The irony, as I have noted above, is that this is a spin-off of what began as an avowed movement for the restoration of the judiciary and its independence. It is quite another thing that that movement, by its deterministic approach, failed entirely to contextualise itself. The consequence: it lost the broader perspective on how to fit into the larger battle for democracy. It thought that its momentum is the necessary and sufficient condition for strengthening democracy. That was a mistake both at the conceptual and pragmatic levels. What we are witnessing now is the upshot of continuing confusion on that count.
Institutional approaches are about the rules of the game. The balance works when all the players internalise those rules. Equally, that balance doesn’t evolve in a vacuum. It must respond to the interplay of multiple actors. Democracy itself, given both the state of the political parties and the continuing civilian-military imbalance, is a process that is yet to evolve a normative standard. To think, as many did in 2007 and thereafter, that the judiciary can produce that balance through recourse to narrow application of law and constitutionalism is fairly naive.
So, yes. The lawyers have become abrasive. That’s stating the obvious. But that is just a symptom of the disease that afflicts all interest groups. The lawyers are operating in the same environment. The concept of solidarity or group cohesion takes primacy over the broader idea of rules of the game whose acceptance is the basic condition for balancing different interests through legal and non-violent ways.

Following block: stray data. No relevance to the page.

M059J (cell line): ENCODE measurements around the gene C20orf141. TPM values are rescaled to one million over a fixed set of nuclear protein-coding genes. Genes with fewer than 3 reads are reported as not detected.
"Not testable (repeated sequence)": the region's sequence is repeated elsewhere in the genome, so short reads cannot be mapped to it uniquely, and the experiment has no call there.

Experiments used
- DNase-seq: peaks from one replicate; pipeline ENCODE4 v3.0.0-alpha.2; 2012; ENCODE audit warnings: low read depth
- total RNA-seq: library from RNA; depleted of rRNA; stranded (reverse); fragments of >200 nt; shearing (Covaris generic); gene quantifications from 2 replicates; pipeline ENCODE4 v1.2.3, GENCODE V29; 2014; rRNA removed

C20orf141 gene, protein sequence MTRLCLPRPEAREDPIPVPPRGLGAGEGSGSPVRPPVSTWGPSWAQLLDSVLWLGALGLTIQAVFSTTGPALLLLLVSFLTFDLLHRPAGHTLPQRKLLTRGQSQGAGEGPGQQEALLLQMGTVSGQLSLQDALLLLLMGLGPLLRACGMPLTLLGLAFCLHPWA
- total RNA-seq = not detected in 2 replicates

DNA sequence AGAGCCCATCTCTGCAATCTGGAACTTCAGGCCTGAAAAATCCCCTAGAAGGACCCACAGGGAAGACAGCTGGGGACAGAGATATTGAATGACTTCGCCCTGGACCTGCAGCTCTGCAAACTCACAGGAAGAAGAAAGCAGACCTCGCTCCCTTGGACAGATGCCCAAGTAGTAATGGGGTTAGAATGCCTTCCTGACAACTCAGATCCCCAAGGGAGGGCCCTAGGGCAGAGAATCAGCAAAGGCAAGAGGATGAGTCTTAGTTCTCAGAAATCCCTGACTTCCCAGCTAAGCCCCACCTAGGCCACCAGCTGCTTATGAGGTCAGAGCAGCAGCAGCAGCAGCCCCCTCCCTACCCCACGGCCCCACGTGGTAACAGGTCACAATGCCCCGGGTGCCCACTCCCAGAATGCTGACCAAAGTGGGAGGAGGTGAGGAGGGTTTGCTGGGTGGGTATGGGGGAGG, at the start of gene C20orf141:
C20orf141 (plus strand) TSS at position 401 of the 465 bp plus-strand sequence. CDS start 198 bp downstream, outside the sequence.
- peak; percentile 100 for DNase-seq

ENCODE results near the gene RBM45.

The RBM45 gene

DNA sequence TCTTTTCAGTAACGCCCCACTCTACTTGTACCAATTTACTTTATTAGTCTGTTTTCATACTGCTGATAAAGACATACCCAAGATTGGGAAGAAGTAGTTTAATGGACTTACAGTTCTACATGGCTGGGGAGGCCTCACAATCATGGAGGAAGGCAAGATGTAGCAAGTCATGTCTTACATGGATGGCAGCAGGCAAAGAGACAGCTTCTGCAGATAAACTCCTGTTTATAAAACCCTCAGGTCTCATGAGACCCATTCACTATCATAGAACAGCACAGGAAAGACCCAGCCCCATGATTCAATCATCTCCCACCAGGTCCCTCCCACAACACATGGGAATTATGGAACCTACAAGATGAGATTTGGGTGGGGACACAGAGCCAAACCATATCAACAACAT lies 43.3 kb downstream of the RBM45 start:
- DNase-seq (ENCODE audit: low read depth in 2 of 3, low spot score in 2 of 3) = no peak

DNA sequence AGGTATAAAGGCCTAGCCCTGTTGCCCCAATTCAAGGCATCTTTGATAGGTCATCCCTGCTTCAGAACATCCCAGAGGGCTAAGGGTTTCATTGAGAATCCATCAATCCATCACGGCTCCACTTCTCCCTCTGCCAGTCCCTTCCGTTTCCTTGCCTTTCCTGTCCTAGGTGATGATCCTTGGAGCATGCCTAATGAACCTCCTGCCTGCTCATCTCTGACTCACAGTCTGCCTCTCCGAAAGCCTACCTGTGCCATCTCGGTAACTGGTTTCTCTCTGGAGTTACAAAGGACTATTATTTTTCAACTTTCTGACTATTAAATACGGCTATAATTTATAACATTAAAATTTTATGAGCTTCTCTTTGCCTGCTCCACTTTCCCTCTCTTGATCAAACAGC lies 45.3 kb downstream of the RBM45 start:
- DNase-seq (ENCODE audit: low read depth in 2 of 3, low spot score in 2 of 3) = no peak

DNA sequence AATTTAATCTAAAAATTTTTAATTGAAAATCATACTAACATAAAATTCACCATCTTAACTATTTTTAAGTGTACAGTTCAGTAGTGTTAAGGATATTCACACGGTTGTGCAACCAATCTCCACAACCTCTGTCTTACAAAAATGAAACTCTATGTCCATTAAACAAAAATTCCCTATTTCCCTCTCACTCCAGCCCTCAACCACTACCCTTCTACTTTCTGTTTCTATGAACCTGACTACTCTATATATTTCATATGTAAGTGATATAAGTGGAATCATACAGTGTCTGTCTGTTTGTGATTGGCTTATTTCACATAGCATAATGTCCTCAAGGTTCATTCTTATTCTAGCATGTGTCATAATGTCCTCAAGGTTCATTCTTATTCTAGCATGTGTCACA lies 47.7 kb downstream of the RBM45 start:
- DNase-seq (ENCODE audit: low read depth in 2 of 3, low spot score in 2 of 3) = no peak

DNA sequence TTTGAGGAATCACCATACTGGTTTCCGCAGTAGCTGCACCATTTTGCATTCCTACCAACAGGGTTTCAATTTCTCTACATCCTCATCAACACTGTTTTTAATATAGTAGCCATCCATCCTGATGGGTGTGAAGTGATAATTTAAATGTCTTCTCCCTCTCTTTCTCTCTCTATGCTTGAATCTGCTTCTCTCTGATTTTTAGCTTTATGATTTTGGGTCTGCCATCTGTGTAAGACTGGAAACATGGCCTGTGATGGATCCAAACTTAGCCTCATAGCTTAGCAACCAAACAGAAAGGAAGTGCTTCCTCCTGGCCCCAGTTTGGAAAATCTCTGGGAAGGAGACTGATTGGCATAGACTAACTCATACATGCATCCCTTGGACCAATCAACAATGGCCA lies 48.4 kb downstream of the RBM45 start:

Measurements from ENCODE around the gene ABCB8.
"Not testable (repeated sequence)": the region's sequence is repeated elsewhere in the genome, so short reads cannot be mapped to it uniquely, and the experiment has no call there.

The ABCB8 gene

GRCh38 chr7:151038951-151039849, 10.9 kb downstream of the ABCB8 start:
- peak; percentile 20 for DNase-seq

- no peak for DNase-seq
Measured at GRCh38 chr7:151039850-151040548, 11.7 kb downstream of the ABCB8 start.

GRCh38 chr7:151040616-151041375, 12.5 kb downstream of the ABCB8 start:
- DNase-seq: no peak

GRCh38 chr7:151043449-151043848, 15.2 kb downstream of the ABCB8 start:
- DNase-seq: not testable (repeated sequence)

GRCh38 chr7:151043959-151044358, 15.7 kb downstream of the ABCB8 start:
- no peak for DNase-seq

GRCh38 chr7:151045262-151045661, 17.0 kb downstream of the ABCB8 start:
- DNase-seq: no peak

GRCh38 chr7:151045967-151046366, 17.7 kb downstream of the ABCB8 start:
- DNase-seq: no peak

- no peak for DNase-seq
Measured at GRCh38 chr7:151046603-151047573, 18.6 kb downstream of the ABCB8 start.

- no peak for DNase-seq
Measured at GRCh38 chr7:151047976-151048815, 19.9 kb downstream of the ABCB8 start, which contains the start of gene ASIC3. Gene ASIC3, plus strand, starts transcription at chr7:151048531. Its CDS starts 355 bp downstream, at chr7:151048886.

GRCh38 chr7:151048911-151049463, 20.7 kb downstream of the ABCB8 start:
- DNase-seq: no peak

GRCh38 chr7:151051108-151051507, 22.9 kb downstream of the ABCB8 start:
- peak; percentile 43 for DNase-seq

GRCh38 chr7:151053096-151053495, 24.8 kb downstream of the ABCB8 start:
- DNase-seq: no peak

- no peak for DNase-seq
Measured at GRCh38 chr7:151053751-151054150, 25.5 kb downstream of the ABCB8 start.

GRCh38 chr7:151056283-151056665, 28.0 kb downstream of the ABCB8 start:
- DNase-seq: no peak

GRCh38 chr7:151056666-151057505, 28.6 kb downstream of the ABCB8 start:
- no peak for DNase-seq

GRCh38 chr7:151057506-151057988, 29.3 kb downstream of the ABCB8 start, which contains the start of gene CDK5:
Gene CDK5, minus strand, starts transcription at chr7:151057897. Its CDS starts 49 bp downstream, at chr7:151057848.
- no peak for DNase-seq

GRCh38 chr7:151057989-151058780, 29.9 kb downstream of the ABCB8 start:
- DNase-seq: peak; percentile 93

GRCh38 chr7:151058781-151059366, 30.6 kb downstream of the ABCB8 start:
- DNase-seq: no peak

We are steadily moving away from creating that standard of norms acceptable to and accepted by everyone. The courts and judges do not need police and paramilitary protection because in a civilised state they are considered sacrosanct. Put another way, no one — least of all members of the Bar — would even think of raiding and vandalising a court or hold a judge hostage. That standard of protection is like an iron-shield but also delicate. It’s delicate because once a sacrilege happens, the balance is disturbed.
This is why in an evolved society, interest groups, despite the imperative of pushing their agenda will shy away from crossing certain lines. Because, once a line is crossed, it sets a precedent, a bad one.
Umberto Eco puts it thus in his Tanner Lecture: “Latin rationalism adopts the principles of Greek rationalism but transforms and enriches them in a legal and contractual sense. The legal standard is modus, but the modus is also the limit, the boundaries.
“The Latin obsession with spatial limits goes right back to the legend of the foundation of Rome: Romulus draws a boundary line and kills his brother for failing to respect it. If boundaries are not recognised, then there can be no civitas.”
Dickens’ character Mr Bumble in Oliver Twist popularised the phrase the law is an ass. We now use it for bad laws or when the application of law is contrary to common sense. Going by that, what should one call lawyers who act like common lawbreakers?
The writer is a former News Editor of The Friday Times. He reluctantly tweets @ejazhaider